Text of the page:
Innovate to Dominate: Tai Ming Cheung’s New Book Offers Insights into the US-China Competition
Professor Tai Ming Cheung’s new book lays out the complex interplay in China’s economic development, innovation and security at the heart of the country’s competition for global dominance
Will China overtake the U.S. to become the world’s leading technological and security power?
A new book from Tai Ming Cheung, “Innovate to Dominate: The Rise of the Chinese Techno-Security State,” examines the convergence of national security, innovation and economic development in China, detailing the country’s long-term strategies to unseat the U.S. in the world order.
Cheung, professor at the UC San Diego School of Global Policy and Strategy (GPS) and director of the UC Institute on Global Conflict and Cooperation (IGCC), has spent his career examining the evolving relationship between technology and national security in China. And with Russia’s pivot toward China because of its war with Ukraine, as well as China’s upcoming 20th Party Congress and the anticipated reelection of Chinese president Xi Jinping to a third term, it has never been more important to understand China’s steps to compete for global dominance.
In this Q&A, Cheung explains how the book connects the complexities of China’s economic and military capabilities — and how policymakers can use this nuanced understanding to craft effective policy.
Q. How did the idea for this book come about? How long have you been working on it?
A. This book continues the arc of the research I’ve been doing the last 20 years. I’ve been particularly interested in looking at the political economy of security in China and also how technology and innovation play an important role in China and the development of its security capabilities. I was a late starter to academia; I did my Ph.D. in the early 2000s and was looking at these questions, particularly focusing on the defense industry, which is important but is only one element of a broader set of issues. That came out as a book in the early 2010s, “Fortifying China: The Struggle to Build A Modern Defense Economy.”
This second installment brings the story of what China is doing in that space in terms of development, innovation, and security up to the present day, in particular focusing on when Chinese President Xi Jinping first came to power in 2012. My focus on political economy and innovation and security issues very much fits into the IGCC research agenda, given our focus on both traditional and nontraditional security threats to peace and prosperity, which includes great power competition and threats to democracy, among other areas. It also reflects what GPS sees as one of its areas of long-term priority and focus.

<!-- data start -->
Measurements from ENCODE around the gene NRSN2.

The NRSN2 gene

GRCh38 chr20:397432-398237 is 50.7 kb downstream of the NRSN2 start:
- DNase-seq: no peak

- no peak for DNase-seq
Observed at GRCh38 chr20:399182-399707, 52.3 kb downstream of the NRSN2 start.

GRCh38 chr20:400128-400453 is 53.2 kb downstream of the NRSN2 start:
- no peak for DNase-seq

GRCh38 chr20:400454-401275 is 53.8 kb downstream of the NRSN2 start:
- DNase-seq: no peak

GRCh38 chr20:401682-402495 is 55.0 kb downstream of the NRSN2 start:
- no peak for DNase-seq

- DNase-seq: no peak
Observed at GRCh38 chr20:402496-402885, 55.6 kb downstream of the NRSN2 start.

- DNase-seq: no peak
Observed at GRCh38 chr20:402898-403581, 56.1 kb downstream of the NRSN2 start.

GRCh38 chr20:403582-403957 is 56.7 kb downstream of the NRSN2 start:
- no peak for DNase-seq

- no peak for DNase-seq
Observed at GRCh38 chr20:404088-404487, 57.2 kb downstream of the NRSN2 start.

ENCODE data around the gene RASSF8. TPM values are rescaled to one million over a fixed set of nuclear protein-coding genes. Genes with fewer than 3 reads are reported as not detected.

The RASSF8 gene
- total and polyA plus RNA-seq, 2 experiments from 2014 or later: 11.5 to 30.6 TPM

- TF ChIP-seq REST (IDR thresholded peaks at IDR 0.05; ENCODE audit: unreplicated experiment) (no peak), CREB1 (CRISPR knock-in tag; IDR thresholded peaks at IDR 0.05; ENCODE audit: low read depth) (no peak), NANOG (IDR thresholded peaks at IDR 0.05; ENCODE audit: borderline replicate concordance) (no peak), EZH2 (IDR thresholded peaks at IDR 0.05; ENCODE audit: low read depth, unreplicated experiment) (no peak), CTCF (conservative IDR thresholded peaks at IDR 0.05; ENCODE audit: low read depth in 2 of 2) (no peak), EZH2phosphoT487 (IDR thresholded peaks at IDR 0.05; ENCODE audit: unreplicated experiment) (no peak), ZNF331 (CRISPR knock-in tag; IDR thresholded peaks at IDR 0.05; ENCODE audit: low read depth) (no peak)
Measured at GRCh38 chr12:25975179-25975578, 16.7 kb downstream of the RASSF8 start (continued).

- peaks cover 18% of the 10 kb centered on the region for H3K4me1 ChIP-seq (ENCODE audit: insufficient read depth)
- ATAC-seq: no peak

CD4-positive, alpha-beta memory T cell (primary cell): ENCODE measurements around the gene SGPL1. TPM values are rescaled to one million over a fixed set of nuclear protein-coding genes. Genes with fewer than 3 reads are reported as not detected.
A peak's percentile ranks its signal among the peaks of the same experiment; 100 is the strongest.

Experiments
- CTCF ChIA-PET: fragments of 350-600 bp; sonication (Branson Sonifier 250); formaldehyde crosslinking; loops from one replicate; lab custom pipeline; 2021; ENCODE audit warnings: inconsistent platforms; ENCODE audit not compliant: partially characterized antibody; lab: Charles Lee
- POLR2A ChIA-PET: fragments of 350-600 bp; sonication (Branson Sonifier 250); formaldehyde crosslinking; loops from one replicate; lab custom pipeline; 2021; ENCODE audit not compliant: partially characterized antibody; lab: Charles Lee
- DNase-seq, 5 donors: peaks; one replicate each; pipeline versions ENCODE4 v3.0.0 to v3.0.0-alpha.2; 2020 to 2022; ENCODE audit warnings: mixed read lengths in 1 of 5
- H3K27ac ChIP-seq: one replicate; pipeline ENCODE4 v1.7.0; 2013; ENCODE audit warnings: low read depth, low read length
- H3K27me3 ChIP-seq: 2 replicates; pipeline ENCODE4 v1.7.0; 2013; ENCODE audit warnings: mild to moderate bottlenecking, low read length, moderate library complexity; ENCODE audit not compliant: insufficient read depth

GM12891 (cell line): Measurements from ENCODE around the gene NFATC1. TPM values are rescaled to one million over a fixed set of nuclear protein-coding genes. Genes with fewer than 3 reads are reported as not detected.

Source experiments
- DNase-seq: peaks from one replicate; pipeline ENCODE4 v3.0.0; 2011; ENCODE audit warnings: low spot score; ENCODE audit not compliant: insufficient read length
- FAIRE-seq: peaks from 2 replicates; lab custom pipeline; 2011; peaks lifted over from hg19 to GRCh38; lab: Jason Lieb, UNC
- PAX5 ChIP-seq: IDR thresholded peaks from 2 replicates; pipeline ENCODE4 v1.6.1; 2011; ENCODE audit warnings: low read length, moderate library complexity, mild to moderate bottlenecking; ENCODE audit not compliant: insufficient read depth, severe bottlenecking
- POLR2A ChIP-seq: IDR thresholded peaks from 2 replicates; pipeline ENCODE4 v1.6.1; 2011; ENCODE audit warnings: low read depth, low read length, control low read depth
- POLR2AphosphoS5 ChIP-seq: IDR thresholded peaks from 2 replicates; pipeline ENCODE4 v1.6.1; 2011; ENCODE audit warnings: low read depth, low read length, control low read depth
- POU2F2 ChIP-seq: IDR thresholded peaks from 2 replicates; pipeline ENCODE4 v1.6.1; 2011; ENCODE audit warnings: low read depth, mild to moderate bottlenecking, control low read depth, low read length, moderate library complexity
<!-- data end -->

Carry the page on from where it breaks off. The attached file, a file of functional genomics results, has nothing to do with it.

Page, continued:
Q. What makes this book particularly timely?
A. When I began researching and writing this book in the late 2000s and early 2010s, China was still seen as a partner to the U.S. and the rest of the world and a country we could collaborate with on issues of technological and economic development. Toward the latter stages of the book, the place of China in the world significantly changed. China is increasingly seen as a competitor and even a threat, especially in the security and tech realms. Under the Trump administration and then the Biden administration, one of the top priorities for U.S. security policy became how to compete against China militarily and economically. The book I’ve written helps to gauge these policy concerns in Washington, D.C., and many other capitals of the world. One of the issues — for policymakers or academics or students or even the general public — is with innovation, military development, economic competitiveness and the nature of the state, how do we understand what’s going on in China and provide a coherent, academically informed framework to understand these issues?